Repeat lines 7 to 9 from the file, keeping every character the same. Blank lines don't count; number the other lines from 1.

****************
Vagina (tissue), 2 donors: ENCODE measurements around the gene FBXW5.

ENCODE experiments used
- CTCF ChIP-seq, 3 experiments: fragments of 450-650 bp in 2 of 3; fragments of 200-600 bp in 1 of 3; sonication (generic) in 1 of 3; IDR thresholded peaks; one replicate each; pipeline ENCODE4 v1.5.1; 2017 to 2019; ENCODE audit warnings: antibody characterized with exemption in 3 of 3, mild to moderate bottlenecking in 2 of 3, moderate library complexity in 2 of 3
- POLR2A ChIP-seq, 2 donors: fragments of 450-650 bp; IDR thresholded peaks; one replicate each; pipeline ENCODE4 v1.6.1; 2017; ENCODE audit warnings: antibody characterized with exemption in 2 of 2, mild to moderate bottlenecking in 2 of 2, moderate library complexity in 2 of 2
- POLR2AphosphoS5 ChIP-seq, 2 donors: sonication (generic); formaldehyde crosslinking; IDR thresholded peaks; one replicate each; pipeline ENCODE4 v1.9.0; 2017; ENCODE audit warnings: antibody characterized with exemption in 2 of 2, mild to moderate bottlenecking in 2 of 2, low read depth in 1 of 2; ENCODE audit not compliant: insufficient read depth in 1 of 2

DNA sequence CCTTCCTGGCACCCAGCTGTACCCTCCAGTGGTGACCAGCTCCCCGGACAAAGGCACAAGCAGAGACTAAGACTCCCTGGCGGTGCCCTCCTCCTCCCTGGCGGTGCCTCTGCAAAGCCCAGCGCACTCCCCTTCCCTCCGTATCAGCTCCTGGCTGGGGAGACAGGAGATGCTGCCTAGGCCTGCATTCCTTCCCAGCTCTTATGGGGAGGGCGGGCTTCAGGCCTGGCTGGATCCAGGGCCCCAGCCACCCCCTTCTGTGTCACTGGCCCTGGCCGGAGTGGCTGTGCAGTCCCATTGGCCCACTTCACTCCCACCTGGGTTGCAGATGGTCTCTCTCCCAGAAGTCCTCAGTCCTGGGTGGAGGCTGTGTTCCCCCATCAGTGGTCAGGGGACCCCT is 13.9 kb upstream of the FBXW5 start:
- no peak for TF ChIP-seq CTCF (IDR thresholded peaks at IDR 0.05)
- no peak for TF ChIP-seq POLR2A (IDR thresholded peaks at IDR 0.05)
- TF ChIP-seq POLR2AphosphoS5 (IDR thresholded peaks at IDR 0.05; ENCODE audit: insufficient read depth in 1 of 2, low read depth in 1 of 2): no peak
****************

- no peak for TF ChIP-seq CTCF (IDR thresholded peaks at IDR 0.05)
- no peak for TF ChIP-seq POLR2A (IDR thresholded peaks at IDR 0.05)
- TF ChIP-seq POLR2AphosphoS5 (IDR thresholded peaks at IDR 0.05; ENCODE audit: insufficient read depth in 1 of 2, low read depth in 1 of 2): no peak